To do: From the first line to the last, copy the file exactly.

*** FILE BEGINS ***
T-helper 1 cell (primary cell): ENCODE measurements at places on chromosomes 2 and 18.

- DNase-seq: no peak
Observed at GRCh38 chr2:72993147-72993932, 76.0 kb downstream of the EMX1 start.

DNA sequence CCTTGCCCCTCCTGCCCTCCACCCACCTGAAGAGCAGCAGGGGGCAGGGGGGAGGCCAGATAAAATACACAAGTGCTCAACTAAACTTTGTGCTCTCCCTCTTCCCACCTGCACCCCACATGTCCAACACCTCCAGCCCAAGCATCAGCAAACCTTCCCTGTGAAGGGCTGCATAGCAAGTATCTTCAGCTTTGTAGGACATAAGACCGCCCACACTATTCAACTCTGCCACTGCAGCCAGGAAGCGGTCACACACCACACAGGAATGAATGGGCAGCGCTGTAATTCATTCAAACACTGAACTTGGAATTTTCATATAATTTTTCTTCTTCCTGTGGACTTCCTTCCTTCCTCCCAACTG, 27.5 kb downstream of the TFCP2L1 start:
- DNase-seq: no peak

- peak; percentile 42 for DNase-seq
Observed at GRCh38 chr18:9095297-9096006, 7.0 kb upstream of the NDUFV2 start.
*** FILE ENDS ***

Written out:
T-helper 1 cell (primary cell): ENCODE measurements at places on chromosomes 2 and 18.

- DNase-seq: no peak
Observed at GRCh38 chr2:72993147-72993932, 76.0 kb downstream of the EMX1 start.

DNA sequence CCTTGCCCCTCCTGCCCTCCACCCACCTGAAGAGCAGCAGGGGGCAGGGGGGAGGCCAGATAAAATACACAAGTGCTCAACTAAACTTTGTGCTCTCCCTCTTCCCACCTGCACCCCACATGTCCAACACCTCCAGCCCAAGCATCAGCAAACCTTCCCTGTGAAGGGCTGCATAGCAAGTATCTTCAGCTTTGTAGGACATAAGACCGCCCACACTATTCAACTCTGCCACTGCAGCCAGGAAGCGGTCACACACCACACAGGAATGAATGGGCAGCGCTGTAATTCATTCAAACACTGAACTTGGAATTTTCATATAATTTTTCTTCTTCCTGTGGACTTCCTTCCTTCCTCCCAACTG, 27.5 kb downstream of the TFCP2L1 start:
- DNase-seq: no peak

- peak; percentile 42 for DNase-seq
Observed at GRCh38 chr18:9095297-9096006, 7.0 kb upstream of the NDUFV2 start.